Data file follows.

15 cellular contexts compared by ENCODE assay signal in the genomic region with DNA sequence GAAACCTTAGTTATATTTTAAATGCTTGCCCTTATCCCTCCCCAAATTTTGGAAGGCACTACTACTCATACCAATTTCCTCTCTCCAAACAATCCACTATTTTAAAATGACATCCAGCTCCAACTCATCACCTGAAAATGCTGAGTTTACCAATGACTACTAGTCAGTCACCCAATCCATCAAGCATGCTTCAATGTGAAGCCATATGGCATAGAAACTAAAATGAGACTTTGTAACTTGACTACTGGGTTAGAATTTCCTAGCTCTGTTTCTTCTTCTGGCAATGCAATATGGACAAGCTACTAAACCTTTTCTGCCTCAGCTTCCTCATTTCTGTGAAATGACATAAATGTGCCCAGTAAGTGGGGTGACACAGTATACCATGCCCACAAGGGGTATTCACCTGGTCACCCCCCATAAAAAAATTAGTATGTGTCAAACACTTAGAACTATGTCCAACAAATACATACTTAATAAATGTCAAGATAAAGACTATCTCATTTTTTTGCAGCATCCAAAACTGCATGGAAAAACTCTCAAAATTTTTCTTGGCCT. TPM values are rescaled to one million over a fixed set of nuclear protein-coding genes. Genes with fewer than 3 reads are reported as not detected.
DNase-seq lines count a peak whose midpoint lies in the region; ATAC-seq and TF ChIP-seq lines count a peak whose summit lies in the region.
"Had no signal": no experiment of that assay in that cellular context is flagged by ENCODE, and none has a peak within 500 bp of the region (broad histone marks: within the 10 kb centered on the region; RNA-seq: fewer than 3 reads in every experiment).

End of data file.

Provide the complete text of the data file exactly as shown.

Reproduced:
15 cellular contexts compared by ENCODE assay signal in the genomic region with DNA sequence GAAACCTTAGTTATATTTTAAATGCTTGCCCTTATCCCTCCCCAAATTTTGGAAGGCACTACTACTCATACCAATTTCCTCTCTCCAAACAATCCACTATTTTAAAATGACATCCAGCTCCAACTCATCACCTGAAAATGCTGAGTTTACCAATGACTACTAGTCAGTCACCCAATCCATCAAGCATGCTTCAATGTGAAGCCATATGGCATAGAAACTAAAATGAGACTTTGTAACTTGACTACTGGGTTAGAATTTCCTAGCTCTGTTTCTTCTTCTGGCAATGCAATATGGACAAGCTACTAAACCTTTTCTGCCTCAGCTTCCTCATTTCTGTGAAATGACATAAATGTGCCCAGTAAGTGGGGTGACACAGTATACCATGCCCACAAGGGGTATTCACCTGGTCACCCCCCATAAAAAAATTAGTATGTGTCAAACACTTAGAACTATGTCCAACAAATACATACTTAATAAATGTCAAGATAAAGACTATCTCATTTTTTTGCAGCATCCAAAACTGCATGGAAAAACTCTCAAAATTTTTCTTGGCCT. TPM values are rescaled to one million over a fixed set of nuclear protein-coding genes. Genes with fewer than 3 reads are reported as not detected.
DNase-seq lines count a peak whose midpoint lies in the region; ATAC-seq and TF ChIP-seq lines count a peak whose summit lies in the region.
"Had no signal": no experiment of that assay in that cellular context is flagged by ENCODE, and none has a peak within 500 bp of the region (broad histone marks: within the 10 kb centered on the region; RNA-seq: fewer than 3 reads in every experiment).